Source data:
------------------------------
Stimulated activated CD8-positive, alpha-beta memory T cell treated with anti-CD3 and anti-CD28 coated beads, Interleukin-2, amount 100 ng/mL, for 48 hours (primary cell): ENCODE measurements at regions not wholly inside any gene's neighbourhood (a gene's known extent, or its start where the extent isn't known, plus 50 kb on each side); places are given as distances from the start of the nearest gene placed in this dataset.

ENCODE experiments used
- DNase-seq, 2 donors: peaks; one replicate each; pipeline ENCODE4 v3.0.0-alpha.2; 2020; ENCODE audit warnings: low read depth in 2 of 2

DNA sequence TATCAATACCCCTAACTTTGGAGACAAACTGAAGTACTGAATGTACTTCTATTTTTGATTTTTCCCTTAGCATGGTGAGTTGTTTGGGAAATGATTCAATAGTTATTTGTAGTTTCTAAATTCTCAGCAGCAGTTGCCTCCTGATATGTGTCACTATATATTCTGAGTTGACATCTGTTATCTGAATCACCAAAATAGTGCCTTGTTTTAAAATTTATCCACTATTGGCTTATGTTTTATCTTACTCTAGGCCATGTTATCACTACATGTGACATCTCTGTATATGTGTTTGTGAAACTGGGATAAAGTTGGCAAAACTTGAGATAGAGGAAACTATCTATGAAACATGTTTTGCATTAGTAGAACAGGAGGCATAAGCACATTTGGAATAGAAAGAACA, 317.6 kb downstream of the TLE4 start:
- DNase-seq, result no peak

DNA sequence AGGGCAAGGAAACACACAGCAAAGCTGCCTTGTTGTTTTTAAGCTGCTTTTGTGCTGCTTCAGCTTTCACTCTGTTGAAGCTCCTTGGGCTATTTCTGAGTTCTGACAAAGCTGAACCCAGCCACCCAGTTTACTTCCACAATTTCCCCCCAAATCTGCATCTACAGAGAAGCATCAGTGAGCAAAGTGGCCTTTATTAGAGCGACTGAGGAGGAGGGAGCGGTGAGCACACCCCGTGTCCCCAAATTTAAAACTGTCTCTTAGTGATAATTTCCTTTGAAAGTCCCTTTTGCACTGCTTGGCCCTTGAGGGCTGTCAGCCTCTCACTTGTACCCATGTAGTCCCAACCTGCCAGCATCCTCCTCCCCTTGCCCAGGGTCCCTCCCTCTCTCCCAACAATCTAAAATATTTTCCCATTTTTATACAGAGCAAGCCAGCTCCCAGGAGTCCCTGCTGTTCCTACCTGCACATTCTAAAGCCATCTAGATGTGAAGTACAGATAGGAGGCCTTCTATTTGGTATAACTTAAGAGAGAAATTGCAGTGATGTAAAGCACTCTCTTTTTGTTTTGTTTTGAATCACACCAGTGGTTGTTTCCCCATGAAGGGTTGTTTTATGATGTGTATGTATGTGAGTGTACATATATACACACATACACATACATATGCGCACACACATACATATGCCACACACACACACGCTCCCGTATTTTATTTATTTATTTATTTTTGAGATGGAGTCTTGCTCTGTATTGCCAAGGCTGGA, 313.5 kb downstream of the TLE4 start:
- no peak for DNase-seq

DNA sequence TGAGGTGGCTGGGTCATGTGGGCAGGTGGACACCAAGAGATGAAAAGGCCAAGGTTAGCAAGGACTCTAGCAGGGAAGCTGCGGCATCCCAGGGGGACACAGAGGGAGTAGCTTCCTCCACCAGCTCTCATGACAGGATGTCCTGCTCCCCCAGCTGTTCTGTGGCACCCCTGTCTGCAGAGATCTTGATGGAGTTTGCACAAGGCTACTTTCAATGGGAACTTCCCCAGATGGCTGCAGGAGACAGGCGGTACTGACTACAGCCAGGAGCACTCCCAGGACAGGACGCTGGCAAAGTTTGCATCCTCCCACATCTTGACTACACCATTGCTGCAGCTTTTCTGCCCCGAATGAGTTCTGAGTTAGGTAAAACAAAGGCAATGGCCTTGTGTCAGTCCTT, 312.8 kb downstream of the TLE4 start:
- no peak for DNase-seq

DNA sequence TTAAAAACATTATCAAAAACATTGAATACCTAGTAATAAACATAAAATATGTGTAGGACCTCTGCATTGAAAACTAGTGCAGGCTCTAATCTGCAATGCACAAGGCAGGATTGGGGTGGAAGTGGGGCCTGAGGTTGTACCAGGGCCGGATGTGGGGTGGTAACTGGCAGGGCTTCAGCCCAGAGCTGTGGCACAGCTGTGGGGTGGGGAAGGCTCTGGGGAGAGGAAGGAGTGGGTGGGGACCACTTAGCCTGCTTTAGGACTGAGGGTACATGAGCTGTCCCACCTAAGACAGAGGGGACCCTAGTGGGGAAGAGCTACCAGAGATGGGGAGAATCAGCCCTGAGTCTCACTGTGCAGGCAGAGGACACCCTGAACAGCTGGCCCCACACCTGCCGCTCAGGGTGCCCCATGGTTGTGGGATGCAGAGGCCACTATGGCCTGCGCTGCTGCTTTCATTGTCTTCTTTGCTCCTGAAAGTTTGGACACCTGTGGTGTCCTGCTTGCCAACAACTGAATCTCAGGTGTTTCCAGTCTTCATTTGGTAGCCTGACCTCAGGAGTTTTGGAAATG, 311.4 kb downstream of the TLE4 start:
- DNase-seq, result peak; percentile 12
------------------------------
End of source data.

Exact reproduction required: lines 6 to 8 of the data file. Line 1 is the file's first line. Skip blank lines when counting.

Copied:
DNA sequence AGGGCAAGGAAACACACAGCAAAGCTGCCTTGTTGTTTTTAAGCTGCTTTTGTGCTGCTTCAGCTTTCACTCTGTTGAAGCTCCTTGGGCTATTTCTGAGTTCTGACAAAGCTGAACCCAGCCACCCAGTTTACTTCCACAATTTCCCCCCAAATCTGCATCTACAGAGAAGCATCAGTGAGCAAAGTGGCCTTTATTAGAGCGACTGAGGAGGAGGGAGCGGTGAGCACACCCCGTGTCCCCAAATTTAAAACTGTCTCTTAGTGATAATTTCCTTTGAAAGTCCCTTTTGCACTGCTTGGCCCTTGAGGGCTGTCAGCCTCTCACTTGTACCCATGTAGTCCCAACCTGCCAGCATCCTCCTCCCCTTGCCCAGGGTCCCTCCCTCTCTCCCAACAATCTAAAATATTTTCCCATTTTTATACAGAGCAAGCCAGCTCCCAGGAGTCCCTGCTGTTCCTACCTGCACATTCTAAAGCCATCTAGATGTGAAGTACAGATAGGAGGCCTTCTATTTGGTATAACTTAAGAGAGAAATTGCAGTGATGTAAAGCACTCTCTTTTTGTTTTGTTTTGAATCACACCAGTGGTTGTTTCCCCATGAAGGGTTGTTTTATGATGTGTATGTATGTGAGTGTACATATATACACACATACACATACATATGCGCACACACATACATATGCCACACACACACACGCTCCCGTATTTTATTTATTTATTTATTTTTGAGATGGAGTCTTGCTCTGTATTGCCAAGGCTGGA, 313.5 kb downstream of the TLE4 start:
- no peak for DNase-seq

DNA sequence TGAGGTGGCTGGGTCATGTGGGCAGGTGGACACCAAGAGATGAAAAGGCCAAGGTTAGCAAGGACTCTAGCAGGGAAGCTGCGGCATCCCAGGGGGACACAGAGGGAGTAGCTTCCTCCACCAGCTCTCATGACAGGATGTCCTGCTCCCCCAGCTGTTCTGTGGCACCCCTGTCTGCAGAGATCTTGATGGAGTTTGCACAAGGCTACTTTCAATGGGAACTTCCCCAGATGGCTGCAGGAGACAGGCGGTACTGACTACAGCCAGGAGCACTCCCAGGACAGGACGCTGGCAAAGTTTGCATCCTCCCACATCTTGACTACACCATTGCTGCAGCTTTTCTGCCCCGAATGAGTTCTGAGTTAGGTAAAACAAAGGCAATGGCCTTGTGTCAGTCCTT, 312.8 kb downstream of the TLE4 start: